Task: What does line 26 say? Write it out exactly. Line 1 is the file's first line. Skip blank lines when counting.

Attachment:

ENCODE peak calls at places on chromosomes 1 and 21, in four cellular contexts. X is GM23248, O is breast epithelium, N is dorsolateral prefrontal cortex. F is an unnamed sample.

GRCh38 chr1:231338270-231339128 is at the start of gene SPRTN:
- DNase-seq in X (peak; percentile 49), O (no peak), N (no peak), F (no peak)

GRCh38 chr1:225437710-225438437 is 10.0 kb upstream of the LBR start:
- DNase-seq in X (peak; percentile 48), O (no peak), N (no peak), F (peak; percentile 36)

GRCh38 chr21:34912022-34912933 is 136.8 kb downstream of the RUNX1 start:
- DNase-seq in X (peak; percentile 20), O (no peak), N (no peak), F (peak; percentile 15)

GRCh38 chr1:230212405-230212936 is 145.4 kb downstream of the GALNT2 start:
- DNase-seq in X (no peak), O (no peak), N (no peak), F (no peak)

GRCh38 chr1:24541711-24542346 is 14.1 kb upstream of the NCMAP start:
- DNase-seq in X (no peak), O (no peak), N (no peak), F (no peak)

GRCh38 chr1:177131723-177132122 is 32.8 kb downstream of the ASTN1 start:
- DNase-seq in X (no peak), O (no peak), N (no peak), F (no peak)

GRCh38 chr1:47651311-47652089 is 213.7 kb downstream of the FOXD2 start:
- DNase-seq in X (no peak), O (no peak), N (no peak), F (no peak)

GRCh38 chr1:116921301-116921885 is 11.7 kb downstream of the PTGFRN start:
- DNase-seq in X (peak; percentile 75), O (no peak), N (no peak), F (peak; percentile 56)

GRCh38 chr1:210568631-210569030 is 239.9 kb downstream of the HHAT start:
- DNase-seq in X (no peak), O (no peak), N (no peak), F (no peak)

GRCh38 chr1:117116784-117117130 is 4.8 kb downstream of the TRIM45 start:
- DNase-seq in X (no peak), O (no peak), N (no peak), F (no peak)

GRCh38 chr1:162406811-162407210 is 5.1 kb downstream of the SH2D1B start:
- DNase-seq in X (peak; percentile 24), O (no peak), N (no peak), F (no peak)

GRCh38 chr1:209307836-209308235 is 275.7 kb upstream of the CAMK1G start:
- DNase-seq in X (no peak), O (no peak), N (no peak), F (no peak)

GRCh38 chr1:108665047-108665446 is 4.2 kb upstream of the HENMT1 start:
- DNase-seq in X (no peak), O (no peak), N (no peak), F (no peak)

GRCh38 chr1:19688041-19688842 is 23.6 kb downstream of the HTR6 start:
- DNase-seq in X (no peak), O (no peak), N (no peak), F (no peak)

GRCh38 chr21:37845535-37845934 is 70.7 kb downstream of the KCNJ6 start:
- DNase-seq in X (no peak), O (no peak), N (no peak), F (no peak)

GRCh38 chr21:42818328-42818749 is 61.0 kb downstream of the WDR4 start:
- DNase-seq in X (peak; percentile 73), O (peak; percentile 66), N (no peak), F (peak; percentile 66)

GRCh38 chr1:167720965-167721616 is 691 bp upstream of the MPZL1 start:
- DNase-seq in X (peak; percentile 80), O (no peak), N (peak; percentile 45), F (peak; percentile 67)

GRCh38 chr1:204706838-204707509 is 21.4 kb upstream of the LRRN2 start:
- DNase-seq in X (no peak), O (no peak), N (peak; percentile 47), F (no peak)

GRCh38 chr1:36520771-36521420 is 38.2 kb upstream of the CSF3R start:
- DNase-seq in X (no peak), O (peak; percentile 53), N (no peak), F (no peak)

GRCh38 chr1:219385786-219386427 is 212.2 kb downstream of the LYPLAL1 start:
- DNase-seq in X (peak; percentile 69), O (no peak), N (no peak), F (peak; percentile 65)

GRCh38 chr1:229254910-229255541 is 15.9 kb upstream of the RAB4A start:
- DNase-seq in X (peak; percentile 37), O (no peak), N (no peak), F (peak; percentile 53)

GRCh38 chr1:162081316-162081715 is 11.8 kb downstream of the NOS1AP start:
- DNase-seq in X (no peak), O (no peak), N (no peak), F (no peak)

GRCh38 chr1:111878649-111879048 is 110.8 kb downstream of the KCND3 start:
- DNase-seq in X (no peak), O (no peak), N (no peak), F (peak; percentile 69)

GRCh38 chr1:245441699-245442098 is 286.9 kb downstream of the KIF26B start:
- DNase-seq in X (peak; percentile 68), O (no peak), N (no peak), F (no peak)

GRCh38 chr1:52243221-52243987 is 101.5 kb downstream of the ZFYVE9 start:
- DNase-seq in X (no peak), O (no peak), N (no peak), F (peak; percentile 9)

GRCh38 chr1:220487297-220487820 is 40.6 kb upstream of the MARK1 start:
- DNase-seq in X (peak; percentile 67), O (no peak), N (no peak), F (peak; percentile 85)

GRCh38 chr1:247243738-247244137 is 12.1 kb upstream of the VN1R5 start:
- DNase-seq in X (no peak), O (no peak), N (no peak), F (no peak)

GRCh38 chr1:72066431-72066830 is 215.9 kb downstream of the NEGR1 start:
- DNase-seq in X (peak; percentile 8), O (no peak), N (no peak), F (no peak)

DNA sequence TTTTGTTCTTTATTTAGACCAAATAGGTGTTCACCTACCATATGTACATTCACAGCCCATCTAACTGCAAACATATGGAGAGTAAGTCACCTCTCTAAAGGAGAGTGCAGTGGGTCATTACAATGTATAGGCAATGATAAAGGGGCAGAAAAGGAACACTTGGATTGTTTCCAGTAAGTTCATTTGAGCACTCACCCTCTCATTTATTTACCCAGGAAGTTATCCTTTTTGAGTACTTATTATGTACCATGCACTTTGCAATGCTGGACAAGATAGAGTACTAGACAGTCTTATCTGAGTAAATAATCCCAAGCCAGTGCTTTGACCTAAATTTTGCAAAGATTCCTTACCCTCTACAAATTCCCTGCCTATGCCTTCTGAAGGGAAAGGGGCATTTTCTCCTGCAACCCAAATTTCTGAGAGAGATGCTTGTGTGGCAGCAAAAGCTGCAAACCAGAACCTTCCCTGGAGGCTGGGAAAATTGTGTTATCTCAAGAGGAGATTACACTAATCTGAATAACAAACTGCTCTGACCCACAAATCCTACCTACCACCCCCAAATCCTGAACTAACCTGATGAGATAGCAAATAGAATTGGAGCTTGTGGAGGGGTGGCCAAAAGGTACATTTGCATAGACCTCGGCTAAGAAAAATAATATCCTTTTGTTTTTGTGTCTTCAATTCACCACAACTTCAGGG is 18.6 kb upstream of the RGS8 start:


GRCh38 chr1:108665047-108665446 is 4.2 kb upstream of the HENMT1 start: